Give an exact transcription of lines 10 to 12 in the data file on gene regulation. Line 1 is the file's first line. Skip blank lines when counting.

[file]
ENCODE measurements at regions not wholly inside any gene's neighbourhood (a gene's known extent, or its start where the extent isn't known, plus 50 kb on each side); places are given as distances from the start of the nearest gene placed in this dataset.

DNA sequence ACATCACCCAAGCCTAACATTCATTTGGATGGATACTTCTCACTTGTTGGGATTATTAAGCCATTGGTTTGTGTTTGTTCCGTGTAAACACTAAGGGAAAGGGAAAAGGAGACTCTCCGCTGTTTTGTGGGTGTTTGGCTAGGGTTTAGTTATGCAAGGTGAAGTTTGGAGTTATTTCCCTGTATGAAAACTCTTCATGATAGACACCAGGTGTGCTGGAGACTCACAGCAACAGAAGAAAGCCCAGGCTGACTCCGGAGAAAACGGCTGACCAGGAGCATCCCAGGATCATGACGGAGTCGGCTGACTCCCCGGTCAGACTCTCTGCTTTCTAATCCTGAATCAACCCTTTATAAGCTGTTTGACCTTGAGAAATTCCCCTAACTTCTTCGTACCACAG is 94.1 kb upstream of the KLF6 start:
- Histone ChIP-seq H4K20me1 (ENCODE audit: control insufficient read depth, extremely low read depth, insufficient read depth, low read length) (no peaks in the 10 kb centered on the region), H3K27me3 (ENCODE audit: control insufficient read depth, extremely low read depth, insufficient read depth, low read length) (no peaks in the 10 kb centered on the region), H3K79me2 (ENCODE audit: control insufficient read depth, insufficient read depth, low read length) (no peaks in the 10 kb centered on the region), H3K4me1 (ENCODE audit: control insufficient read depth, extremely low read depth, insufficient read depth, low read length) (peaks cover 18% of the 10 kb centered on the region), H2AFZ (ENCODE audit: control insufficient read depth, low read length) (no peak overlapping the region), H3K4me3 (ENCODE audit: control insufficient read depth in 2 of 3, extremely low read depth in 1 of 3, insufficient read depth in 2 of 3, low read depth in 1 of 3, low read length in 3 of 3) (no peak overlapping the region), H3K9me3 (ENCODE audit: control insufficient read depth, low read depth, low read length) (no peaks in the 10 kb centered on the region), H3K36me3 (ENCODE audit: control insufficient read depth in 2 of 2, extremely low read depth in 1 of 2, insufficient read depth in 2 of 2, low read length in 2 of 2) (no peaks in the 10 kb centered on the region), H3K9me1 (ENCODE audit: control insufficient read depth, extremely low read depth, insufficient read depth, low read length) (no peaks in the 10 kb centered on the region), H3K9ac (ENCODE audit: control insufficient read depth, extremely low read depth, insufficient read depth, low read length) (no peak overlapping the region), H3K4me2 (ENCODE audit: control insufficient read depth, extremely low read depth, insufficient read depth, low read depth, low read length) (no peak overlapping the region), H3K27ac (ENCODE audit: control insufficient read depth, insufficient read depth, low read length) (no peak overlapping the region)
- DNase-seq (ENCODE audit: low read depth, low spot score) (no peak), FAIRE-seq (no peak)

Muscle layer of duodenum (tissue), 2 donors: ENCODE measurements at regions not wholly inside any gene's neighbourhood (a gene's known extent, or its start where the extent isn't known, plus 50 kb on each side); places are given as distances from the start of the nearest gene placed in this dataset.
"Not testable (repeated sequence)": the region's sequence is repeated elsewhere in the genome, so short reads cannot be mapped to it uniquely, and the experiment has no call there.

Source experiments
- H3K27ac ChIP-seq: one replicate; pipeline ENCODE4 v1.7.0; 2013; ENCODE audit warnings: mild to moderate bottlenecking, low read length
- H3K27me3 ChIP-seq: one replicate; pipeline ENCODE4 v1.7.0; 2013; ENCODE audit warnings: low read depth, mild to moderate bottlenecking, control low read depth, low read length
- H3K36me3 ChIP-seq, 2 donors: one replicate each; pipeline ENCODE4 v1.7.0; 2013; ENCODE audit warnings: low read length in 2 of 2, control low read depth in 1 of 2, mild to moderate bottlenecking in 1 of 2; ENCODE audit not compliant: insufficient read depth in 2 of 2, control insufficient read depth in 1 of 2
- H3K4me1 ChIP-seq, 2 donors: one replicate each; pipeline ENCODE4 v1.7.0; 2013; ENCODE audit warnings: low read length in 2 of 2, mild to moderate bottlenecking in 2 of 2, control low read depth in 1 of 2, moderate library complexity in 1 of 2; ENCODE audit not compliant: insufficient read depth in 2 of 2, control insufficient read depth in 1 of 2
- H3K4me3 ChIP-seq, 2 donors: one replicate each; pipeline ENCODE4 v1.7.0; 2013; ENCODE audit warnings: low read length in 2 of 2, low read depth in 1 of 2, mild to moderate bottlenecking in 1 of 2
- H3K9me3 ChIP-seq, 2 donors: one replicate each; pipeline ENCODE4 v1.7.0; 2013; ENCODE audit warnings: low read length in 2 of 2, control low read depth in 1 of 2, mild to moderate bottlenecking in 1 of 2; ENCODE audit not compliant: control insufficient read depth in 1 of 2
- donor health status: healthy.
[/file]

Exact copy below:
- H3K36me3 ChIP-seq, 2 donors: one replicate each; pipeline ENCODE4 v1.7.0; 2013; ENCODE audit warnings: low read length in 2 of 2, control low read depth in 1 of 2, mild to moderate bottlenecking in 1 of 2; ENCODE audit not compliant: insufficient read depth in 2 of 2, control insufficient read depth in 1 of 2
- H3K4me1 ChIP-seq, 2 donors: one replicate each; pipeline ENCODE4 v1.7.0; 2013; ENCODE audit warnings: low read length in 2 of 2, mild to moderate bottlenecking in 2 of 2, control low read depth in 1 of 2, moderate library complexity in 1 of 2; ENCODE audit not compliant: insufficient read depth in 2 of 2, control insufficient read depth in 1 of 2
- H3K4me3 ChIP-seq, 2 donors: one replicate each; pipeline ENCODE4 v1.7.0; 2013; ENCODE audit warnings: low read length in 2 of 2, low read depth in 1 of 2, mild to moderate bottlenecking in 1 of 2